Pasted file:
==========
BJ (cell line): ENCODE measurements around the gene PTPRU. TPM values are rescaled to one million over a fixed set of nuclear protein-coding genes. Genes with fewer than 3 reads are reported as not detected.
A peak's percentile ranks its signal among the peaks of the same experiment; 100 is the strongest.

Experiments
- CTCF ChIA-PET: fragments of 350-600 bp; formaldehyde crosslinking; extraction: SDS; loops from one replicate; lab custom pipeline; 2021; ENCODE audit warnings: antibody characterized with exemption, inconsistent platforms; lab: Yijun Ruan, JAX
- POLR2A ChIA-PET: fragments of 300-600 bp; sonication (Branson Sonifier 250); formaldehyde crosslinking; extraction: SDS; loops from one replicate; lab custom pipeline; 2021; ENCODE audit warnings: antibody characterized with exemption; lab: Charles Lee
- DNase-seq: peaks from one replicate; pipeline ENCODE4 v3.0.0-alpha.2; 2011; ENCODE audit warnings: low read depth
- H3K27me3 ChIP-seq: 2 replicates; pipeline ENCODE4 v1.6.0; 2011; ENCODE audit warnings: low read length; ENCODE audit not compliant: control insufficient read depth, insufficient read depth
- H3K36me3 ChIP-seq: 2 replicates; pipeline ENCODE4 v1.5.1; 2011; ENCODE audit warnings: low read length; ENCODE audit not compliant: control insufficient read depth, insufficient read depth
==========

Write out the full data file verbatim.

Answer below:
BJ (cell line): ENCODE measurements around the gene PTPRU. TPM values are rescaled to one million over a fixed set of nuclear protein-coding genes. Genes with fewer than 3 reads are reported as not detected.
A peak's percentile ranks its signal among the peaks of the same experiment; 100 is the strongest.

Experiments
- CTCF ChIA-PET: fragments of 350-600 bp; formaldehyde crosslinking; extraction: SDS; loops from one replicate; lab custom pipeline; 2021; ENCODE audit warnings: antibody characterized with exemption, inconsistent platforms; lab: Yijun Ruan, JAX
- POLR2A ChIA-PET: fragments of 300-600 bp; sonication (Branson Sonifier 250); formaldehyde crosslinking; extraction: SDS; loops from one replicate; lab custom pipeline; 2021; ENCODE audit warnings: antibody characterized with exemption; lab: Charles Lee
- DNase-seq: peaks from one replicate; pipeline ENCODE4 v3.0.0-alpha.2; 2011; ENCODE audit warnings: low read depth
- H3K27me3 ChIP-seq: 2 replicates; pipeline ENCODE4 v1.6.0; 2011; ENCODE audit warnings: low read length; ENCODE audit not compliant: control insufficient read depth, insufficient read depth
- H3K36me3 ChIP-seq: 2 replicates; pipeline ENCODE4 v1.5.1; 2011; ENCODE audit warnings: low read length; ENCODE audit not compliant: control insufficient read depth, insufficient read depth